• Anyone who wants a story that gets your attention right away

Awards/Honors (source: GoodReads.com):

  • Printz Honor Book (2011)
  • YALSA Best Fiction for Young Adults (2011)
  • ALA’s Top Ten Best books for Young Adults (2011)
  • Publishers Weekly’s Best Children’s Books of the Year for Fiction (2010)

 

 

“Starglass” by Phoebe North August 18, 2013

Starglass cover

Images courtesy of GoodReads.com

The Facts

448 pages; published July 2013

The Basics

Born on the spaceship Asherah, Terra will soon be part of the first generation to arrive at Zehava and populate a new world. But Terra and others chafe under the totalitarian rule of The Council which guides them. Forced toward a career in botany and a loveless marriage, Terra’s rebellious spirit grows after she witnesses the murder of an innocent man by the Captain’s Guard.

Booktalk

Terra is a lot like the characters in other stories, maybe even like people you know. She is mourning the death of her mother. Her father is a drunk who embarrasses her on a regular basis. She feels awkward in school and around boys. She’s jealous of her much-prettier best friend. But Terra’s life is unique because it has been lived entirely on a spaceship bound to populate a new planet. Launched 500 years before by a group of secular Jews in an effort to preserve Jewish culture, the Asherah will be landing soon on Zehava. This is just as Terra is approaching her 16th birthday – leaving school to start a career chosen for her by The Council and desperately agreeing to marry her father’s talmid (apprentice) so the same Council won’t choose her husband as well.

With all this weighing down on Terra, she takes a wrong turn on the way home one evening and comes face-to-face with a horrifying sight – members of The Captain’s Guard murdering a man in cold blood. The revelations that come next will shake Terra – and all of Asherah – to the core.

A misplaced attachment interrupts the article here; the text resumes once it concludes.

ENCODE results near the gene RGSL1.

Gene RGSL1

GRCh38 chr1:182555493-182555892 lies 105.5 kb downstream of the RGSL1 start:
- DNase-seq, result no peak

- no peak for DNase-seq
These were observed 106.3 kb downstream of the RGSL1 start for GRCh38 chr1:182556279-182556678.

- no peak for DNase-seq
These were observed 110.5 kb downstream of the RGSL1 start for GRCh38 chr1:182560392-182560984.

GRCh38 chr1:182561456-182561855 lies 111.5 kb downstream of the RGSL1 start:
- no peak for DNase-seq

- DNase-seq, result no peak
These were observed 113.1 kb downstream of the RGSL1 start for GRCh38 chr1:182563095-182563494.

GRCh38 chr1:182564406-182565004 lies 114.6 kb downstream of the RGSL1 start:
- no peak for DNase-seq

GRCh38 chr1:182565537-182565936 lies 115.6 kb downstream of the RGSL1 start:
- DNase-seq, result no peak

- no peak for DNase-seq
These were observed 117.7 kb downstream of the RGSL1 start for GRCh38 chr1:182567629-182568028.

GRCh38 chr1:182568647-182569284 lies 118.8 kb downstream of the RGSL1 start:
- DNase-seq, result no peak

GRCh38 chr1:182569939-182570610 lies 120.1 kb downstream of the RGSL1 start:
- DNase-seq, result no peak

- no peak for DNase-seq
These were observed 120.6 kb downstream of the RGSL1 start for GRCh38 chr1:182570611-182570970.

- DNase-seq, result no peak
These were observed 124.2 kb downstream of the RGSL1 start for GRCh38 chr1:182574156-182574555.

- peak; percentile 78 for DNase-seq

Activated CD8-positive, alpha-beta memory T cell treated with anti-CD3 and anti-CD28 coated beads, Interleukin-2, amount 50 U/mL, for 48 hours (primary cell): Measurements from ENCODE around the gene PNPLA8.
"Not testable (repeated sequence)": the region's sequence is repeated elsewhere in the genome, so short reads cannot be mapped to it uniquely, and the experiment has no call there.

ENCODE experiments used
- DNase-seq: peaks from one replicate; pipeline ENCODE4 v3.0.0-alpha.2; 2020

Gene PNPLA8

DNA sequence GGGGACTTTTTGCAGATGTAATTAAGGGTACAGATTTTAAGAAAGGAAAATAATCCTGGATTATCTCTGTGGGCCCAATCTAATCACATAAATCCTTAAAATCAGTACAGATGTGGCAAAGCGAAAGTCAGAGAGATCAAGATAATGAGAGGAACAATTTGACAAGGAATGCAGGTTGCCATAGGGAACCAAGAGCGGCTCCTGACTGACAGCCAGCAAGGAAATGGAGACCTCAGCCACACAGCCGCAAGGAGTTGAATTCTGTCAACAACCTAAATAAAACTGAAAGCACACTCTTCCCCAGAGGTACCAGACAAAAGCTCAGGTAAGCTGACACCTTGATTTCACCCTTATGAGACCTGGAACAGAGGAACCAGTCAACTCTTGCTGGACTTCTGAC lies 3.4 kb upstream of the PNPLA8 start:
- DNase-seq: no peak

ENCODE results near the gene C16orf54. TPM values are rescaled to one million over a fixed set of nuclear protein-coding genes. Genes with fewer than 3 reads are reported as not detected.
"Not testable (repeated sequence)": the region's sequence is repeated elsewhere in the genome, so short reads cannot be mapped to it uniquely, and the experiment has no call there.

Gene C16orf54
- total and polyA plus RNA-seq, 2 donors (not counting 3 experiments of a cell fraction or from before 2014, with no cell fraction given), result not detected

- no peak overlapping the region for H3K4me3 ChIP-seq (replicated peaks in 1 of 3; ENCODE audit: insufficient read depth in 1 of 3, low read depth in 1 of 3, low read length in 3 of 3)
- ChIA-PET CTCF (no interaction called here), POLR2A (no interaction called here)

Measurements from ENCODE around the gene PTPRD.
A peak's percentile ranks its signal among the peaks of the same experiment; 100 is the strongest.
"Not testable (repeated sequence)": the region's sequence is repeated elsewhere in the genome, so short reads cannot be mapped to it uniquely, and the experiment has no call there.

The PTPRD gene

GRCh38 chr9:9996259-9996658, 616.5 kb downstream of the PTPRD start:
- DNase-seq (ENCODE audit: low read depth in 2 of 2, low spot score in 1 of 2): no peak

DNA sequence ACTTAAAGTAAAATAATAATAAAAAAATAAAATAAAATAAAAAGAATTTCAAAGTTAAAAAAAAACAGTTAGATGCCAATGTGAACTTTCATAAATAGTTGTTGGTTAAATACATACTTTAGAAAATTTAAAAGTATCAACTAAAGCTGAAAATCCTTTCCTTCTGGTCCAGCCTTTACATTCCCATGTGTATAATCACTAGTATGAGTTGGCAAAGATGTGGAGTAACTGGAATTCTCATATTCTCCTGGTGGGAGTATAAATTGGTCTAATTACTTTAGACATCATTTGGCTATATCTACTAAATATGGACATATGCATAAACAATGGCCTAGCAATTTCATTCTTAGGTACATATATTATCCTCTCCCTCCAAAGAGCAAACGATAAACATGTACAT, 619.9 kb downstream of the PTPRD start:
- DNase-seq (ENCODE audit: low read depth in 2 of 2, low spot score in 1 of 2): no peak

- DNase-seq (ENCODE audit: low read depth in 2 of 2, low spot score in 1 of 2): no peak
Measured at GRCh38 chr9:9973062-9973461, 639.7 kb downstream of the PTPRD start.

“In the Shadow of Blackbirds” by Cat Winters August 9, 2013

Filed under: Books,Fiction,Historical Fiction,Mystery,Young Adult — hilariouslibrarian @ 9:16 am
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In the Shadow of Blackbirds cover

Images courtesy of Goodreads.com

The Facts

387 pages; published April 2013

The Basics

In 1918, Americans were surrounded by death. With loved ones dying far away in World War I and stricken by the Spanish Flu right next door, nearly everyone was raw with grief and fear. So-called “spirit photographers” stepped in, offering to conjure the dead to be photographed with the living. Sixteen-year-old Mary Shelley Black’s aunt has fallen into the thrall of spirit photography, seances, and peculiar home remedies meant to protect a body from the influenza germs. A committed scientist and skeptic, Mary finds her own beliefs challenged when she is confronted by the confused, wretched spirit of her first love.

Booktalk

Here’s what you have to understand. Living in 1918 in the United States was terrifying. The Spanish Flu was killing thousands of people. At the same time, soldiers were dying in droves in Europe fighting in World War I. People were desperate – to do something that made them feel safer and to express their sadness about people they had lost. Mary Shelley Black is 16 years old, in the thick of the Spanish Flu outbreak and waiting for her first love who has gone off to war. She’s sensible, smart, and science-minded, but she’s scared too. Still, she knows something is off about her aunt’s obsession with having photos taken by an old family friend who has become a “spirit photographer,” someone who claims to be able to call up the dead to be photographed with the people they left behind.

The situation becomes even more puzzling when Mary Shelley learns that her own young soldier has died and – despite her skepticism – Mary is visited by his frightened and nearly incoherent ghost, drawing her deep into mysteries of the spirit world and questions about his death.

Random Thoughts

One of the many wonderful things about this book is the use of eerie historic photos of people in gauze masks (to protect them from the flu) and examples of spirit photography that are inserted as chapter headers.